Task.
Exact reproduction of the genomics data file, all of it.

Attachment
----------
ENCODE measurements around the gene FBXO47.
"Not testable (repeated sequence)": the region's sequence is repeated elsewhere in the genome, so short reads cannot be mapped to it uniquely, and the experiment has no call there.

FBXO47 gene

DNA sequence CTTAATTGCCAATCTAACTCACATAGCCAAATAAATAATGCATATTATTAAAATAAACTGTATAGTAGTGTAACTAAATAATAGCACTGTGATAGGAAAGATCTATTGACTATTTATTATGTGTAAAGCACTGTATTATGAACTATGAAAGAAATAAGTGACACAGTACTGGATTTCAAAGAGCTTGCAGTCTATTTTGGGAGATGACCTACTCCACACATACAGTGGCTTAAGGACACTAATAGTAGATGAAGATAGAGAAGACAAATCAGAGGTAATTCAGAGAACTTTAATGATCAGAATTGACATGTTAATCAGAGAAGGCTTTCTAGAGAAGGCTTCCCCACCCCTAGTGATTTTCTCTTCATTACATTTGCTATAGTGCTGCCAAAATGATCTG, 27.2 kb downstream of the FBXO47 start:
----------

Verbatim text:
ENCODE measurements around the gene FBXO47.
"Not testable (repeated sequence)": the region's sequence is repeated elsewhere in the genome, so short reads cannot be mapped to it uniquely, and the experiment has no call there.

FBXO47 gene

DNA sequence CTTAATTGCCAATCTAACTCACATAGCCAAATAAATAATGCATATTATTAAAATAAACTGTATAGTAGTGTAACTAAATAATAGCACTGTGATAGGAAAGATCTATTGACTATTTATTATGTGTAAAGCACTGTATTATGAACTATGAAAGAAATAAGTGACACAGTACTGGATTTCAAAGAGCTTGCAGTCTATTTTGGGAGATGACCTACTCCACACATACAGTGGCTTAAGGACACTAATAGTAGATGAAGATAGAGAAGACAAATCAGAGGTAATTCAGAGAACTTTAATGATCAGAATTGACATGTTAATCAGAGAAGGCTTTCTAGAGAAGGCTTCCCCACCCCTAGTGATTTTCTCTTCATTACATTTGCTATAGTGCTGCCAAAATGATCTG, 27.2 kb downstream of the FBXO47 start: